We cannot tell you how utterly sublime this book is and whilst we may be slightly biased, as we have yet to find any work from Isabelle Arsenault that we don’t adore, Maxine Trottier’s magical words are as equally breath taking.
This award winning tale tells the story of a German-speaking migrant who moves from her home in Mexico, with her family, to the North West of America to harvest fruit and vegetables during the Spring to bring in a pittance.
The sympathetic illustrations and muted tones play a huge part in depicting the enormity of this move for the family, as Anna’s vivid imagination takes hold and she plays with the crickets and flies like a bird.
Anna feels like a jackrabbit living in an abandoned burrow, as she regularly moves into empty farmhouses near to the fields.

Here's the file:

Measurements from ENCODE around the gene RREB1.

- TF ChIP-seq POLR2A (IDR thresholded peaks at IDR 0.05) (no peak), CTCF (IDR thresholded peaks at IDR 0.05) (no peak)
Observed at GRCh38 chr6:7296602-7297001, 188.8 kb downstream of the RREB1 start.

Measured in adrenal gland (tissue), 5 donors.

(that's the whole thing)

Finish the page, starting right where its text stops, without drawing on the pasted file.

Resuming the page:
But mostly she dreams of just being able to stay put in one place.
“What would it be like to be a tree with roots sunk deeply into the earth – to watch seasons passing around you the same way the wind passes through your branches”
Often feeling like an outsider in her new Spring home, Trottier uses eloquent, natural similes to highlight Anna’s sense of isolation and fear.
Another hugely powerful collaboration to add to our list and a book that deserves a place on every shelf.